Laboratory of Genetic and Epigenetic Control of Gene Expression Lab Profile
Research Focus: Molecular mechanisms by which MECP2 and CDKL5 mutations cuase Rett syndrome and mental retardation
Although mutations in MECP2 are responsible for the majority of Rett cases, patients without mutations in this gene exist. The number of patients with classic Rett that do not carry mutations in MECP2 is only 5-10%; conversely, this number is much higher (approximately 50%) in patients affected by variant forms of the disease. Another problem concerning RTT is that patients with identical MeCP2 mutations manifest very different symptoms and, furthermore, mutations in this gene have been identified also in patients affected by autism, mental retardation and Angelman Syndrome (http://www.angelman.org/angel/). Altogether, these data suggest that other genes may be involved in causing Rett Syndrome or influencing the disease severity. Accordingly, mutations in the cyclin-dependent kinase like 5 gene, CDKL5, located at Xp22 (OMIM 300203 link), have recently been identified in patients affected by the Hanefeld variant, which is characterized by the early onset of seizures. Later on, CDKL5 has been shown to implicated in cases of mental retardation together with infantile spasms, suggesting that this gene is important for nervous system functions. Experiments from our laboratory show that CDKL5, as expected from its primary structure, is a kinase that shares strong homology to the MAP-kinases and cyclin-dependent kinases. Furthermore, we have shown that CDKL5 and MeCP2 interact and that, in vitro, CDKL5 is able to mediate the phosphorylation of MeCP2.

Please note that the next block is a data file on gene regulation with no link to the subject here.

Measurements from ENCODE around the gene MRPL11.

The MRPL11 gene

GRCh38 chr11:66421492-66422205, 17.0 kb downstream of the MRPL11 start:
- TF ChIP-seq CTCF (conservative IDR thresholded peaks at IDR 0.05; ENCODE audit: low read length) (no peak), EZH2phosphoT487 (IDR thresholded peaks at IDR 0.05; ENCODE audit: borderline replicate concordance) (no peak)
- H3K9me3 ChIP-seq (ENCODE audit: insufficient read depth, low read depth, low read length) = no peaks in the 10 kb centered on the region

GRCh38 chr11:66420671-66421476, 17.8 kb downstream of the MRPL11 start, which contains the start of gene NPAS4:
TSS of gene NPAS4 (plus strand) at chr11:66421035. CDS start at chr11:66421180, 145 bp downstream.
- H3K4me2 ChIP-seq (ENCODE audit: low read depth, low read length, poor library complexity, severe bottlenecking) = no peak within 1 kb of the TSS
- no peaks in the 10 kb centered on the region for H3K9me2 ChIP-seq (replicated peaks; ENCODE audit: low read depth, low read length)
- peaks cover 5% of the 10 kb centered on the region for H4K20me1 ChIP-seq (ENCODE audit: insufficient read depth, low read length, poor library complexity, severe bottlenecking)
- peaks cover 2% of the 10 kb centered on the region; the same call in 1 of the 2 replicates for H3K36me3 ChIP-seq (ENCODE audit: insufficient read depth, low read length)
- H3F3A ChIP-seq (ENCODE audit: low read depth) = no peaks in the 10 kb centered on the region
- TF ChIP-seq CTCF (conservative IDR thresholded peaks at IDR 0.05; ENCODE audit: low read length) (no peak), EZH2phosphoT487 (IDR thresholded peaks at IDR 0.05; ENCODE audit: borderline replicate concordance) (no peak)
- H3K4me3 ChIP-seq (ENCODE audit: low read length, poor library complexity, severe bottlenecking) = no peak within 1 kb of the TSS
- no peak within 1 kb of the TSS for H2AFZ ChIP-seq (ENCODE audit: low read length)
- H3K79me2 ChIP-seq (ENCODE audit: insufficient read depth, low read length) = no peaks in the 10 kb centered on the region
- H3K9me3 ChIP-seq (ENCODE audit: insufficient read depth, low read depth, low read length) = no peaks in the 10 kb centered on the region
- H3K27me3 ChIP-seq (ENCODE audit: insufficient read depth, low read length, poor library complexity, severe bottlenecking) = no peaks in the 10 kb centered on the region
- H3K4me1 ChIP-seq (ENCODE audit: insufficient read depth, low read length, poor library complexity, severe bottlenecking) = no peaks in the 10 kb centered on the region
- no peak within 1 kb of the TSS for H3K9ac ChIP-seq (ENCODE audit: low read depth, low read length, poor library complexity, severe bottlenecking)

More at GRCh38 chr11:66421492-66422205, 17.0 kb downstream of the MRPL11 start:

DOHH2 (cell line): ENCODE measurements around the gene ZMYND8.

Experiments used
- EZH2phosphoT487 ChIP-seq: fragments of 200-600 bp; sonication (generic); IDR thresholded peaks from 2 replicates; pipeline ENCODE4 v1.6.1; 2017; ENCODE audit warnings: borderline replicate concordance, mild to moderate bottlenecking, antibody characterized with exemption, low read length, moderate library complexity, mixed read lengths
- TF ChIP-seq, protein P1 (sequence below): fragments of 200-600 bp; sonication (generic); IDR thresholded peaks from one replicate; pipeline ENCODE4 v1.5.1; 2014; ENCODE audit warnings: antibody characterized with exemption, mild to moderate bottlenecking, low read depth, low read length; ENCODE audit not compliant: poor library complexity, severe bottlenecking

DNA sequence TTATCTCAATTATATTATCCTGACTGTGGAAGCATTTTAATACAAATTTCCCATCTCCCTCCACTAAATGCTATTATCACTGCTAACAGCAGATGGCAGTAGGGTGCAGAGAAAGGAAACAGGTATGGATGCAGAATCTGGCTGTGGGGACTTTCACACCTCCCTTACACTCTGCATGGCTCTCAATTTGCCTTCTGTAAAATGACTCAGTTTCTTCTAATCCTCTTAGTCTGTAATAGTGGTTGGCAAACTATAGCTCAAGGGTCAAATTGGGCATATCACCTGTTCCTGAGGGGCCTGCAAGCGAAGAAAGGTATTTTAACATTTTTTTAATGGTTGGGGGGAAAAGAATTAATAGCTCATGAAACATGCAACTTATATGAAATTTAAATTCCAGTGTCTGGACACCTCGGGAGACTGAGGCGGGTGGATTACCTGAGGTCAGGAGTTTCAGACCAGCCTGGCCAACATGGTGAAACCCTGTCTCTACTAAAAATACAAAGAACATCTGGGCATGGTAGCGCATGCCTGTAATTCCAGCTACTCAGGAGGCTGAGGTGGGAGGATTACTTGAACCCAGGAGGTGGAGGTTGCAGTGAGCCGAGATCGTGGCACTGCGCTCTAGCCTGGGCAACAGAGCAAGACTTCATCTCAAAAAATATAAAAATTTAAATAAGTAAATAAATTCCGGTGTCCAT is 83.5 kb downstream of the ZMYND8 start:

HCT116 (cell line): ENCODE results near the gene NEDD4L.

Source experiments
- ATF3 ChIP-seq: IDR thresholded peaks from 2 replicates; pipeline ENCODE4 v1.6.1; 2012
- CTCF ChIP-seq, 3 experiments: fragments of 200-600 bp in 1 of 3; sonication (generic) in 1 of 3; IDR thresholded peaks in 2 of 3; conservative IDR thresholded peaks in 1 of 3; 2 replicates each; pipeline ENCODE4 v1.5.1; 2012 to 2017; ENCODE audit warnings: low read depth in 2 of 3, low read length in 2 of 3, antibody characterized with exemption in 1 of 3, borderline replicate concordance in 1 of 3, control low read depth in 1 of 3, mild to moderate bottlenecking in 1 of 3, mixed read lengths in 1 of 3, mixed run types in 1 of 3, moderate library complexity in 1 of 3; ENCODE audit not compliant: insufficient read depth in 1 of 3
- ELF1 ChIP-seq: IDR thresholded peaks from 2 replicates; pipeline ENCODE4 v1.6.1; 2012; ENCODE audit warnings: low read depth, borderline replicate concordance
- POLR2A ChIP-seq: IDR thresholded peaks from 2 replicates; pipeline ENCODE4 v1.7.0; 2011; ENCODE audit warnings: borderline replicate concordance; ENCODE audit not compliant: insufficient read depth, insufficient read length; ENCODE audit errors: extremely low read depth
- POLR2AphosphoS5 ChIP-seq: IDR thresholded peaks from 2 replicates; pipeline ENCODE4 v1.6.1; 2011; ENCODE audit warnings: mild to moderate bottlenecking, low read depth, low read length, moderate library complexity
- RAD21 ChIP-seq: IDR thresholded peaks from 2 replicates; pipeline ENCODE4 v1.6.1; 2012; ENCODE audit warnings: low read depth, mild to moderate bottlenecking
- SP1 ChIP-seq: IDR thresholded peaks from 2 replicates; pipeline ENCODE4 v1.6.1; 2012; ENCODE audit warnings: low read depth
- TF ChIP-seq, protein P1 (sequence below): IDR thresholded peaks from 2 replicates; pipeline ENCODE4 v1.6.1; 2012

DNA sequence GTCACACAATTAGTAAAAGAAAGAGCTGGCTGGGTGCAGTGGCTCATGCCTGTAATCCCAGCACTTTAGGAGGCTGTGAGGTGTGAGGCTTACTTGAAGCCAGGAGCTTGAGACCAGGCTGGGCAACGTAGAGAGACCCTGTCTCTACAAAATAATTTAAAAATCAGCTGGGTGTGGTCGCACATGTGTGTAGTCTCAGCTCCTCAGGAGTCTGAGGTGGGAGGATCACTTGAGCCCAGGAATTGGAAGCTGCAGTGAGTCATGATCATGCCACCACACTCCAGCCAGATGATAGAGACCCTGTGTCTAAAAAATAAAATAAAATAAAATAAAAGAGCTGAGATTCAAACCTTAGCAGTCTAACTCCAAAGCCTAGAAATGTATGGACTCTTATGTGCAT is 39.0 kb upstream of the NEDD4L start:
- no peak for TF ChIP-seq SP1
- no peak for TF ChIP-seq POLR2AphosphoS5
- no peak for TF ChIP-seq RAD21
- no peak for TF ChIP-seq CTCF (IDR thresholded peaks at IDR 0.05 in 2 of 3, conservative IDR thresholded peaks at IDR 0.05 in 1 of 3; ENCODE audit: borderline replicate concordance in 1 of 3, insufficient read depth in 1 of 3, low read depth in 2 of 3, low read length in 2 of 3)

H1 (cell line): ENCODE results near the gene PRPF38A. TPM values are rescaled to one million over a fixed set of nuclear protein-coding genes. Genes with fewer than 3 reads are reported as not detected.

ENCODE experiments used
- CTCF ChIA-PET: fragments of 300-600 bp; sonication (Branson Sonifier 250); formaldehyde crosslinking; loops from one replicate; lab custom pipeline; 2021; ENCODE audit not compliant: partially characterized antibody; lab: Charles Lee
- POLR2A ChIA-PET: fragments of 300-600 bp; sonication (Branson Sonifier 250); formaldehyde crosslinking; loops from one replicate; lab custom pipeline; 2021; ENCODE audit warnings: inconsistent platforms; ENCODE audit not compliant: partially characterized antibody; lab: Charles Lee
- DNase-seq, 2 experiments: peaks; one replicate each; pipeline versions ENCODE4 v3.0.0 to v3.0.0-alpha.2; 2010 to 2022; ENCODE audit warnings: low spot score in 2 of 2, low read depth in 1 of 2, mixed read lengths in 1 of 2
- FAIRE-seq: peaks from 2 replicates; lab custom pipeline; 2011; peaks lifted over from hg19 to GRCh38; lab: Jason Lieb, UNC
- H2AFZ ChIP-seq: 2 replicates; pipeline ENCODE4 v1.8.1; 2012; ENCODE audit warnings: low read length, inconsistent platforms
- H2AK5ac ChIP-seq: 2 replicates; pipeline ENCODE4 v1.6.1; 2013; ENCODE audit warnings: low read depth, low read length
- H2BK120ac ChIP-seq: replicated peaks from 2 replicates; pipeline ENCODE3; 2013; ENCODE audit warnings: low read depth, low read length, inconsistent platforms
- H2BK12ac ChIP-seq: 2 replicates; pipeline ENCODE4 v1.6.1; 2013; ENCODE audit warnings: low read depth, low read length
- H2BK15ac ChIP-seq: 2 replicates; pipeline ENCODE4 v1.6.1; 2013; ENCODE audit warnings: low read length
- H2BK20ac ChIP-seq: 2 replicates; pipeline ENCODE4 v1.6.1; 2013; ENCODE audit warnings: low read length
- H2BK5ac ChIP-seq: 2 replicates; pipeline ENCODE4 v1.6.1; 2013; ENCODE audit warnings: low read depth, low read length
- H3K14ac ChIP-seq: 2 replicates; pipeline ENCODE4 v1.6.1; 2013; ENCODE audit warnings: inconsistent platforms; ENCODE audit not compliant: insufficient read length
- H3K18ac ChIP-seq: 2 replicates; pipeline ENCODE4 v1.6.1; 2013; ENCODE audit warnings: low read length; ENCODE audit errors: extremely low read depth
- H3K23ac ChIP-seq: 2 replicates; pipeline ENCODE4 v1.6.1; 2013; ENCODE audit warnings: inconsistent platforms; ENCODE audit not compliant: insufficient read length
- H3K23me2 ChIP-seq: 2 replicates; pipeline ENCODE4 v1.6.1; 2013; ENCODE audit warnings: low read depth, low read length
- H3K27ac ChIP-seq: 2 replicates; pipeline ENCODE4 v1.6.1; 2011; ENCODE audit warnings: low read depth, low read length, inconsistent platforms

Our laboratory is working on understanding in more details the molecular mechanisms of how MeCP2 exerts its functions. We consider it important to identify and characterize novel MeCP2-interacting proteins since these may be involved in regulating the activity of MeCP2 in different ways; these factors may be involved in RTT either indirectly by regulating MeCP2 activities or directly. To this end we have utilized biochemical, genetic, and deductive approaches and found some proteins interacting with MeCP2. The present projects in the laboratory are focused on characterizing the functional role of these interactions. Regarding CDKL5, besides characterizing the importance of its interaction with MeCP2 we are also trying to understand the role of CDKL5 for nervous system functions.